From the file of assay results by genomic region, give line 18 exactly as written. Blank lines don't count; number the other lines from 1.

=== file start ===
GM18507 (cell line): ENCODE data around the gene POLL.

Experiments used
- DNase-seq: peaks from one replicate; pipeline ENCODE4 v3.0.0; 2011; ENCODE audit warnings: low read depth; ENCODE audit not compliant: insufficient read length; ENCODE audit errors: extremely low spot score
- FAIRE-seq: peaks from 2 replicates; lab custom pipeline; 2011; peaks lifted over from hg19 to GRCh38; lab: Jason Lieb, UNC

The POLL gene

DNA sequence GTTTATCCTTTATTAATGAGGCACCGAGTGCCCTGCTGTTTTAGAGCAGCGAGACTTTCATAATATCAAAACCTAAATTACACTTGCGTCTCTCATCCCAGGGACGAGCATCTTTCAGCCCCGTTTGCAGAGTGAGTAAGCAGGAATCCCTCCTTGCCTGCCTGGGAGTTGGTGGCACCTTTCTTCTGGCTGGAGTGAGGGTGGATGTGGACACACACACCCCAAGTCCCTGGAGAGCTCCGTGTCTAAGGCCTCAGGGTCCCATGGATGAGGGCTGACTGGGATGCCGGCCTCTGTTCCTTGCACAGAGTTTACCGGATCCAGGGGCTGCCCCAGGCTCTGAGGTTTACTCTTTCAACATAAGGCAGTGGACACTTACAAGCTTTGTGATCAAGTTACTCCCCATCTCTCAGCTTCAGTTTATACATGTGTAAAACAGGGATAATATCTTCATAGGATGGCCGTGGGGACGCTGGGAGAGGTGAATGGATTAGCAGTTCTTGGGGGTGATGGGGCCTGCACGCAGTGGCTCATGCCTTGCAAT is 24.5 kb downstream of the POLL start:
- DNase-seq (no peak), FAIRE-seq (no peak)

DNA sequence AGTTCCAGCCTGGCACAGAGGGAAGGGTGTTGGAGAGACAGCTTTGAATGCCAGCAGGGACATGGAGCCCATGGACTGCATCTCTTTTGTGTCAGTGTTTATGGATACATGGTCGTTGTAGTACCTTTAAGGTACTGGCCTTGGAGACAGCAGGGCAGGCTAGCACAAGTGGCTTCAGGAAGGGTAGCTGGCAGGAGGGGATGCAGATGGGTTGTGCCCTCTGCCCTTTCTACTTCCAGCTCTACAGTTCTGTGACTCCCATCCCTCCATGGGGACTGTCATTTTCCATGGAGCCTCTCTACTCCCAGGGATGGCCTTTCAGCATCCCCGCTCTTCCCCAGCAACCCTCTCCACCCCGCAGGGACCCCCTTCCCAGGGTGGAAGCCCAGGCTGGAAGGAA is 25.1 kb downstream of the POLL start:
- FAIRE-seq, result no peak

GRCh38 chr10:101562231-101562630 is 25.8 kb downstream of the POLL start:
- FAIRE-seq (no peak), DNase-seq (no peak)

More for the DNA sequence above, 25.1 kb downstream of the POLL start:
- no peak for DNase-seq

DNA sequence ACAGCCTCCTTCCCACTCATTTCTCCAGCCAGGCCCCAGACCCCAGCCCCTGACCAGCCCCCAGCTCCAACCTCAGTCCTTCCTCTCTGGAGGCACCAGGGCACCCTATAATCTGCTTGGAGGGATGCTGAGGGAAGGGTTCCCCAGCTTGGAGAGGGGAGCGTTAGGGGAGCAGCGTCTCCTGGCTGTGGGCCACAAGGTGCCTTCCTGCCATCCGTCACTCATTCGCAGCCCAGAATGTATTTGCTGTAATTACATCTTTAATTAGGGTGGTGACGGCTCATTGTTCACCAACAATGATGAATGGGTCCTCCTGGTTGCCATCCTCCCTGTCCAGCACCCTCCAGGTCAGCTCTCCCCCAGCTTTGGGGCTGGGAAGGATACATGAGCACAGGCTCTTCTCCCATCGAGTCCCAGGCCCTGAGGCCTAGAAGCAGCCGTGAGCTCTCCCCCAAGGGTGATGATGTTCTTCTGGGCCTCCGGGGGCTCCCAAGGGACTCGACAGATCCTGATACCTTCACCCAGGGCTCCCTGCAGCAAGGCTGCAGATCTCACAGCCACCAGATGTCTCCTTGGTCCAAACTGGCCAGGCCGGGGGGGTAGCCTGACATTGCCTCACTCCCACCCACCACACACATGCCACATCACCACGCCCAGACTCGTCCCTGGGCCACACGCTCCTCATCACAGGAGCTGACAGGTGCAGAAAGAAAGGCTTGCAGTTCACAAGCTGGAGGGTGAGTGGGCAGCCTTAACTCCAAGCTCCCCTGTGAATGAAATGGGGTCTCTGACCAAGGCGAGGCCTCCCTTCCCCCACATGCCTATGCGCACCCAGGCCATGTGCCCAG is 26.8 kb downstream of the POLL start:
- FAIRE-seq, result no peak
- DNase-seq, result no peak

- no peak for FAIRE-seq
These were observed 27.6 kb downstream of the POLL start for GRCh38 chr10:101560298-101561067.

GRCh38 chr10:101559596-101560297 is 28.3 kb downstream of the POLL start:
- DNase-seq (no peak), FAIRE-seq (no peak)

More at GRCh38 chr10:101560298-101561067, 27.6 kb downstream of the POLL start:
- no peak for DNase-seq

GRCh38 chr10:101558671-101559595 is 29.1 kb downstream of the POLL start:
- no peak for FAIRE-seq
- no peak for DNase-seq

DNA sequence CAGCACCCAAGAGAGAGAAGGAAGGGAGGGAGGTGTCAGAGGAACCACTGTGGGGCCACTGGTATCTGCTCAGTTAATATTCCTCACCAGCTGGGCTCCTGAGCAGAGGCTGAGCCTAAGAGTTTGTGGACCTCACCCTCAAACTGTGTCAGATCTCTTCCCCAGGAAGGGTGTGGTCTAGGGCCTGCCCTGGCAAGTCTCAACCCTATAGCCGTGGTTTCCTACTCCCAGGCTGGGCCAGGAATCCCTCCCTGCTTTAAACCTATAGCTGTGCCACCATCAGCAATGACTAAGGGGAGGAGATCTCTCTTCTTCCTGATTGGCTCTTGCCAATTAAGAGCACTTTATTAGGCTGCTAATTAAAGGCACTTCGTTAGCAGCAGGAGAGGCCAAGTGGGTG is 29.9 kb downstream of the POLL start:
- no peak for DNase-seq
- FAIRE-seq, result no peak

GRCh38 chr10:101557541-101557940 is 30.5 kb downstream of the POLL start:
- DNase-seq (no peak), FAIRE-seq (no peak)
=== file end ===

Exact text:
These were observed 27.6 kb downstream of the POLL start for GRCh38 chr10:101560298-101561067.